Royal St. Luke’s Golf Club (Est. 1603)
29th November 2008
As this dreadful year draws to a thankful close, some of you may be reflecting on 12 months of regression and recession, when we have seen our leaders dither, our prospects wither – and our investments gobbled up in the credit munch. You will be therefore heartened to reflect that you were not the secretary of this golf club. Attached below, you will find a selection of the correspondence which bombards this office, some of it beyond belief in its mental defectiveness and even farther beyond belief in its subject matter. I have also appended a couple of items from our Suggestion Book with which I have had to deal, without the assistance, I may add, of the Captain who for “financial considerations” is yet again resident in the Caymans.
Suggestion Book – Oct 23rd 2008
Could the Membership be advised, please, of the purpose of the extremely tall windmill which our fourball discovered today being constructed on the hill overlooking the 9th tee. The workmen, whom we chased away, tried to protest that it was part of a farm, which is of course ludicrous. I myself am a farmer and the conventions of the Common Agricultural Policy do not permit windmills on land not zoned for arable cultivation.
My partner HugoWinslet was of the opinion that it could be a form of dynamic sculpture, but whatever it is I do feel that we should be consulted.
R J Cartwright, HRT Winslet – and three others.
I can only assume, Cartwright, that you and your partners have been underground in New Zealand for the last six months. For had you been paying any sort of attention you would have heard of – indeed were you within a mile of the clubhouse you would have physically heard – the EGM at which it was decided to erect an aerogenerator. This structure will not only supply 3Gw of power to the National Grid, it will also supply the clubhouse and, occasionally, the caddie hut. Many members have long suspected – and rudely suggested – that this club’s council meetings generated little more than wind. Well, it’s now true.
RJM Warren-Dawlish. Secretary.
Dear Major Warren-Dawlish
I was recently a guest at St Luke’s and played what was my first round on the King James course. I was astonished to be told by one of your members that the aluminium dishes, placed below each of the drinking fountains on the course, were for the use of the caddies. I noted that my own caddie – Jenkins – did not drink from any of these receptacles, but that the two labradors which accompanied us round, frequently did. Do you seriously believe that the caddies’ dishes, clearly relics of an age when the lower orders knew their place, should be used by dogs without remonstrance from their owners – or from you?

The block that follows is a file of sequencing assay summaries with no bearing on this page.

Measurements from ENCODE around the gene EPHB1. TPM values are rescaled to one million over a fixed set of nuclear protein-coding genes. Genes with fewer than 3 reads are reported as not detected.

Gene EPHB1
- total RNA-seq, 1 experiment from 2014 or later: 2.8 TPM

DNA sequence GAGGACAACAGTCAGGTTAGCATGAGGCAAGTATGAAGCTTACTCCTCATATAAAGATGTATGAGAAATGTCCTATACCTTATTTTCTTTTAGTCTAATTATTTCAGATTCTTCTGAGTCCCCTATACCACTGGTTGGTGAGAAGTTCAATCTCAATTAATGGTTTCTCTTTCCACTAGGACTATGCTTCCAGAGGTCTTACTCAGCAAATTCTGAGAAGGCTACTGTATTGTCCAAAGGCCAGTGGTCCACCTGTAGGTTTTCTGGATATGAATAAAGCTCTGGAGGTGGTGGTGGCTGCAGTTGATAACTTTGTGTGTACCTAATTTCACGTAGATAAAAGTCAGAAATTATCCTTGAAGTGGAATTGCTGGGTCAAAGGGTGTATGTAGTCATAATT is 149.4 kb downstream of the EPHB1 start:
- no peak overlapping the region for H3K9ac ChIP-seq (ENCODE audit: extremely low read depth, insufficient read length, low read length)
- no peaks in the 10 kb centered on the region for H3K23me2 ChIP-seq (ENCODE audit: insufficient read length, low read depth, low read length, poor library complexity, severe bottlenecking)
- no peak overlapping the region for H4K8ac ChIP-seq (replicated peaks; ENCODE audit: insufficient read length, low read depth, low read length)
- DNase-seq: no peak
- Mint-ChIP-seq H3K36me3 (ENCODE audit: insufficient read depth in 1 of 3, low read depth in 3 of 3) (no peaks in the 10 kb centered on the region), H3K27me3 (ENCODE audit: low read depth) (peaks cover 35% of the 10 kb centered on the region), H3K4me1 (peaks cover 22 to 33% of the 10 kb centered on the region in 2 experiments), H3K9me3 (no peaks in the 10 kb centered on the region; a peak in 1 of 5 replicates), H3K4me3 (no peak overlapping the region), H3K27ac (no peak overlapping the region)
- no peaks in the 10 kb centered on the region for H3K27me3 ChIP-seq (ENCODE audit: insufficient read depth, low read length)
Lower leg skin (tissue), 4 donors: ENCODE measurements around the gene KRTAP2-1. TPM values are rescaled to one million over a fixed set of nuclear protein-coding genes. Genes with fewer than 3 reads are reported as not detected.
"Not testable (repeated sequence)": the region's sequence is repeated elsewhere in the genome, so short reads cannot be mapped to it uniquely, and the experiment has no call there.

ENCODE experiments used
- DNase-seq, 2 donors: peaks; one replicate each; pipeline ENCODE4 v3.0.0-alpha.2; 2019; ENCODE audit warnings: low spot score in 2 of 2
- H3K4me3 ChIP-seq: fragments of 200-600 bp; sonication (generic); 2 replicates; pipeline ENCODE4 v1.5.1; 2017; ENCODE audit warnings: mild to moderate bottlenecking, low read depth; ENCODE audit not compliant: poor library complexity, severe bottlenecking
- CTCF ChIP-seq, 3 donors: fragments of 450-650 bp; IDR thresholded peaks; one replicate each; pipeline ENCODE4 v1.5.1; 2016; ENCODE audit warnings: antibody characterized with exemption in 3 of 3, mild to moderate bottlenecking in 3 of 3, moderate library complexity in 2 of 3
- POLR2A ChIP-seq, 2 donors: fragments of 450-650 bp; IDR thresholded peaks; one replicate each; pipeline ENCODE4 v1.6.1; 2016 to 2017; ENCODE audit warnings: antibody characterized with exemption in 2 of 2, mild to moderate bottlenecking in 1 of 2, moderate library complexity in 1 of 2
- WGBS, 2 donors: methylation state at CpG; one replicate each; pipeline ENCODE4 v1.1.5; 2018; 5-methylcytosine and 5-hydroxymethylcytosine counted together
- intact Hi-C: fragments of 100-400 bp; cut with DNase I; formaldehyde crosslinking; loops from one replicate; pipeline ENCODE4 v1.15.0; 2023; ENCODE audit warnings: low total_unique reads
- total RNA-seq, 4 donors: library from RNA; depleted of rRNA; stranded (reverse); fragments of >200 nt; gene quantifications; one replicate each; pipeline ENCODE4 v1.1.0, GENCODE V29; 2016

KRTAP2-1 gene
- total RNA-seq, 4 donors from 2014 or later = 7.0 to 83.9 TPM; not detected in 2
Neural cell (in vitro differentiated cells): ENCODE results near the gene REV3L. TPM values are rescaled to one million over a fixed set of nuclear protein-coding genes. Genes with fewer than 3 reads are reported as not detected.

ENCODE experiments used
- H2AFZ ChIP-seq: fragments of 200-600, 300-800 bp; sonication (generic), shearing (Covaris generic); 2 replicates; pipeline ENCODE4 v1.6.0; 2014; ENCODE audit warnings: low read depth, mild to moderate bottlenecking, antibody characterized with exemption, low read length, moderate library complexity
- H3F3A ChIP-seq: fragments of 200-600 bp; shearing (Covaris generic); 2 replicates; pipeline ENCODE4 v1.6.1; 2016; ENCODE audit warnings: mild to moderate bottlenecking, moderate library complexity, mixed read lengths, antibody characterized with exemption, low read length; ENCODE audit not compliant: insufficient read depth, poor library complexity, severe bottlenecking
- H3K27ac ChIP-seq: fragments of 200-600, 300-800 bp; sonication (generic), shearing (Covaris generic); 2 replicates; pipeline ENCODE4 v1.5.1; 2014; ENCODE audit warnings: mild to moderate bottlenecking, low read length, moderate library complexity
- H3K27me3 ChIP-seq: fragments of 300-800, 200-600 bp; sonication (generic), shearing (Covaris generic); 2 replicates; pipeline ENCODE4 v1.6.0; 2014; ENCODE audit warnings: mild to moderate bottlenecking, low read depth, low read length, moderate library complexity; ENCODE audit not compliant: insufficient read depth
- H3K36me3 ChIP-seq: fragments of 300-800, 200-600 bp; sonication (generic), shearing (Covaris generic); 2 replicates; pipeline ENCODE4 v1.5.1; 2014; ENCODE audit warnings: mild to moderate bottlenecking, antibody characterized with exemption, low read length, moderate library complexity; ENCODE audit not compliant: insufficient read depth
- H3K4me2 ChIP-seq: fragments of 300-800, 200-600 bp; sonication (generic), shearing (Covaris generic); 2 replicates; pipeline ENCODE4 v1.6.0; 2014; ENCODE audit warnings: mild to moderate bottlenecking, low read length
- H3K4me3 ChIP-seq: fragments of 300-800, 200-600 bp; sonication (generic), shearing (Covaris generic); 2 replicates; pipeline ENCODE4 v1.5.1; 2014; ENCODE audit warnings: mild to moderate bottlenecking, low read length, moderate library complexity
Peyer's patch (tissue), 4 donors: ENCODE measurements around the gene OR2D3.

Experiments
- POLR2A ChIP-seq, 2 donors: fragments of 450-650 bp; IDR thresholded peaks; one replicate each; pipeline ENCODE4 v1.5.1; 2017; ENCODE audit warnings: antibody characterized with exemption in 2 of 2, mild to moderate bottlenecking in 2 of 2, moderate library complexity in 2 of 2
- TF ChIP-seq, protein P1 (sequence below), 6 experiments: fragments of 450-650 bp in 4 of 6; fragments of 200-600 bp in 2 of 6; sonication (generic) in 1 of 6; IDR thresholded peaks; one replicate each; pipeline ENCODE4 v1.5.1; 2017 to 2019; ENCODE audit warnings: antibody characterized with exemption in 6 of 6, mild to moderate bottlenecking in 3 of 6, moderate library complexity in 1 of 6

Surely the caddies could be permitted to drink from the stream which intersects the fairways at the 3rd and 17th? I am, your sincerely,
Dear Lord Ravenscroft
How extraordinary. I suspect that your Lordship has been the victim of what is popularly known as a wind-up. In 23 years as secretary here I cannot recall Jenkins drinking water. Of far greater concern is the number of dogs accompanying members round. Their number exceeds even the massed packs to be seen at Sunningdale and Swinley Forest and their increasing use of the aerogenerator mast as a toilet facility will be the subject of a forthcoming ordinance from me.
RJM Warren-Dawlish MC
That the ‘Putting Foot’ being used by HGR Weathered be banned from the course. This putter is shaped and coloured exactly like a human right foot, complete with toenails, tendons and veins. Above its ‘ankle’ it becomes a standard shaft and then a grip. The instep is flattened and ridged to provide an impact surface where the foot meets the ball. Not only is the foot highly distracting, I am not at all sure that clubs representing parts of the human anatomy are permitted under the Rules.
When I challenged Weathered about this he retorted that if a club could have a face why not a foot and, speaking of faces, why didn’t I shut mine? This was helpful, as I had indeed been tending to push my irons. However, may I respectfully suggest that the issue be referred to the Balls and Implements Committee of the R&A.
Thank you for this suggestion – which we shall waste no time in implementing.
As a new member, I much enjoyed the unusual, indeed rather eccentric, features of the Annual Dinner last month. However I’m still puzzling over one of the President’s more enigmatic announcements from the chair.
After the loyal toast and the coffee & kummel course – and before the speeches – he announced, as I recall “Twenty five; One bee - for ten”. I had been rather hoping, indeed praying, for a comfort break. Later, I joined the other new men in a rush for the thunderboxes where we speculated on the Presidential riddle. Please advise.
Henry Robinson (Henliz@flanneldrawers.com)
I am most surprised at your surprise at this. The St Luke’s Dinner is the oldest golf dinner on earth and does not have a so called comfort or, worse, a ‘P’ break. Neither does it have an ‘Ease Springs’ like the Royal Navy or any sort of interval, however it may so be titled.
As a golf club, our activities, including the dinner, are subject to the Rules of Golf as promulgated by the R&A.What the President was announcing was that, Rule 25; Section 1; Subsection b; would apply for ten minutes. Now, you should have instantly detected that this was the Interval. For Rule 25; 1; b is that Rule which makes provision for golfers requiring relief, from accumulations – of casual water….
RJM Warren-Dawlish MC